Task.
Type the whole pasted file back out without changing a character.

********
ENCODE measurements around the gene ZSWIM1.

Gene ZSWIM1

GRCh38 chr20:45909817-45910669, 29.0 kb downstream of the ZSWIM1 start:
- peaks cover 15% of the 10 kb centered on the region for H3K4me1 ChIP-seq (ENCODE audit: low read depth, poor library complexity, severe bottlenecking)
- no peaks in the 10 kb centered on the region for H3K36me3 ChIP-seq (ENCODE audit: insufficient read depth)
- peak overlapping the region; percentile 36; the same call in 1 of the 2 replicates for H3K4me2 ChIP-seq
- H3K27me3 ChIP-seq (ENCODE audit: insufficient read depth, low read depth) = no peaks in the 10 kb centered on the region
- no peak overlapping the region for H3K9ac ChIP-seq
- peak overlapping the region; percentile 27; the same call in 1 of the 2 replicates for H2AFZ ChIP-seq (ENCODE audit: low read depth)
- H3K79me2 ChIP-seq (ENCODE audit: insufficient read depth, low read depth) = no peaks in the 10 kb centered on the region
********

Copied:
ENCODE measurements around the gene ZSWIM1.

Gene ZSWIM1

GRCh38 chr20:45909817-45910669, 29.0 kb downstream of the ZSWIM1 start:
- peaks cover 15% of the 10 kb centered on the region for H3K4me1 ChIP-seq (ENCODE audit: low read depth, poor library complexity, severe bottlenecking)
- no peaks in the 10 kb centered on the region for H3K36me3 ChIP-seq (ENCODE audit: insufficient read depth)
- peak overlapping the region; percentile 36; the same call in 1 of the 2 replicates for H3K4me2 ChIP-seq
- H3K27me3 ChIP-seq (ENCODE audit: insufficient read depth, low read depth) = no peaks in the 10 kb centered on the region
- no peak overlapping the region for H3K9ac ChIP-seq
- peak overlapping the region; percentile 27; the same call in 1 of the 2 replicates for H2AFZ ChIP-seq (ENCODE audit: low read depth)
- H3K79me2 ChIP-seq (ENCODE audit: insufficient read depth, low read depth) = no peaks in the 10 kb centered on the region